All users of this design and device shall be deemed notified of the warnings stated herein. This device is a simply designed, fast produced ventilator. This device should not be used in place of an existing hospital ventilator. These should only be used as a last resort where a patient has no other alternative due to the lack of availability of existing ventilators. This is not a fully medically certified device and should not be relied upon as such. The device is designed for use by trained medical professionals and should only be used by trained medical professionals; it is not intended for home use. The designers and manufacturers of this device shall not be held liable for any death or injury that may result from this device. The designers and manufacturers of this device give no guarantees or warranties as to the efficacy and/or safety of this device. This design isn't connected with dyson or any other ventilator projects including Dyson CoVent design.


Credit to the people below for helping to make this all possible:

  • Sam Reilly - Software Certification Engineer
  • Sadie - ITU nurse
  • Tom Breddal
  • Dr Emilio Garcia - Consultant Anesthetist in UK ITU
  • Ross Goodwin - mechanical engineer
  • P3 Medical
  • all people who have kindly donated to help fund this project

Step 1: Performance

This section provides a more detailed explanation of the performance of the system. Please see attached images and video.

Step 2: Buy Parts

The bill of materials is attached to this step as a .csv file which can be opened in excel.

The total comes to around £360 for a one off unit, this cost can be brought much lower with scale, perhaps to around £150- £200 with volumes of 100s-1000s. The next design V3.0 will be made with more DFM (Design For Manufacture) methods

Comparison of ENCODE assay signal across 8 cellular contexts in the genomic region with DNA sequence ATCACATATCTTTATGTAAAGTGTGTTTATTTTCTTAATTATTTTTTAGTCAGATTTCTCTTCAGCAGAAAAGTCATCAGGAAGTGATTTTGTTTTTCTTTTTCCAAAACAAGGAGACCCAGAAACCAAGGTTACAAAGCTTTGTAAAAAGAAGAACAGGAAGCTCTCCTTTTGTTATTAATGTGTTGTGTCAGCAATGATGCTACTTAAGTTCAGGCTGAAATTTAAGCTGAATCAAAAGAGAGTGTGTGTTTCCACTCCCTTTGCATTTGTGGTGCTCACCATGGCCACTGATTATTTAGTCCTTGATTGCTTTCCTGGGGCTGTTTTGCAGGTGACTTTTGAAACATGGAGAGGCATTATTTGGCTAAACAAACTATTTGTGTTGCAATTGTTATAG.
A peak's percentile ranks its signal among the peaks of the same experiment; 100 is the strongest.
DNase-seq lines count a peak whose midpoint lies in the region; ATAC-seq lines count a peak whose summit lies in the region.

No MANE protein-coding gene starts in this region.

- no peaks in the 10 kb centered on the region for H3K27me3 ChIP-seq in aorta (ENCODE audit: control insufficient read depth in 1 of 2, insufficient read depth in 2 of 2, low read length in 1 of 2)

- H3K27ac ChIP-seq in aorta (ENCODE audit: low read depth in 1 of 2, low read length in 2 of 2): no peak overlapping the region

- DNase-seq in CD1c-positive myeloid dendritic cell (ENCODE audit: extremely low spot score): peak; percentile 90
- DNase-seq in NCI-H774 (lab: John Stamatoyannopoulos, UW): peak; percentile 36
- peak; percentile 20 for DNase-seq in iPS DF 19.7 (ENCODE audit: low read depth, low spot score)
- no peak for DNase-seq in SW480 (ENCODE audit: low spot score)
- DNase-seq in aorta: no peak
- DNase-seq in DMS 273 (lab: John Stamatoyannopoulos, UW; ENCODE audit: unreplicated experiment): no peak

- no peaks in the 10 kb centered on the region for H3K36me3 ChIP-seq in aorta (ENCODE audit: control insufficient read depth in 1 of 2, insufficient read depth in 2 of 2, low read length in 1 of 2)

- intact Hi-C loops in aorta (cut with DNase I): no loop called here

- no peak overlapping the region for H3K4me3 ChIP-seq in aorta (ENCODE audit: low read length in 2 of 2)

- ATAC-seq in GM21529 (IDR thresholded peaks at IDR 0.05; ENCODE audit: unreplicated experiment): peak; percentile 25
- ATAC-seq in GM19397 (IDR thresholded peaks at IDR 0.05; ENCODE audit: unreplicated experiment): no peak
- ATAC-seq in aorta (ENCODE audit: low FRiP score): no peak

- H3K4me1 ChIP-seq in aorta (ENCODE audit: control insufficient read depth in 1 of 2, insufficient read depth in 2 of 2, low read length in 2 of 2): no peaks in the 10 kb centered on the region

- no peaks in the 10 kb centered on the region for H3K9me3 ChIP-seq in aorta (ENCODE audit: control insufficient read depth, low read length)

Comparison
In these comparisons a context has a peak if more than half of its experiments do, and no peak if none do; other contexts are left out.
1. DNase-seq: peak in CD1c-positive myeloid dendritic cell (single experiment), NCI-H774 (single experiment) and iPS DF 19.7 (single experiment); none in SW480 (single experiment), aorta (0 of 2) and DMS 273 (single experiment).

Step 3: Lasercut Parts and Assemble Chassis

Everything of the chassis is laser cut from 8mm acrylic, but laser ply or MDF can be used instead.

Construction method is similar to the previous design (captive nuts and bolts).

Once yours is assembled it should look something like the attached images.

DXF files and STEP file of the assembly are stored on GrabCAD in this link:

Quantities and materials are:

  • Q1 "Motor plate V2.0 rig 2" - 8mm acrylic
  • Q10 "arm contact ring" - 8mm acrylic
  • Q1 "Left side big hole 2" - 8 acrylic
  • Q1 "Left side big hole hinged part V2.0 rig 2" - 8mm acrylic
  • Q1 "Right side small hole V2.0 rig 2" - 8mm acrylic
  • Q1 "Right side small hole hinged V2.0 rig 2" - 8mm acrylic
  • Q1 "Motor plate V2.0 rig 2_bk" - 8mm acrylic
  • Q1 "Base plate V2.0 2" - 8mm acrylic
  • Q1 "V2.0 front plate 2" - 8mm acrylic
  • Q1 "Buttons for buttons rig V2.0" - 8mm acrylic
  • Q1 "back lower part V2.0" - 8mm acrylic
  • Q3 "Base fins" - 8mm acrylic
  • Q1 "Top panel rig V2.0" - 8mm acrylic
  • Q1 "Lid latch rig V2.0" - 8mm acrylic
  • Q1 "Back panel rig V2.0" - 8mm acrylic

Step 4: Motor Mount

As shown in the pictures;

  • attach 4 cable ties (the beefier the better, I used 8mm wide ties) through the 6 holes in the back plate such that 4 of them sit parallel to each other in the horizontal axis
  • then pass 2 jubilee clips (I used 25-40mm clips) through the loops in the cable ties and around the motor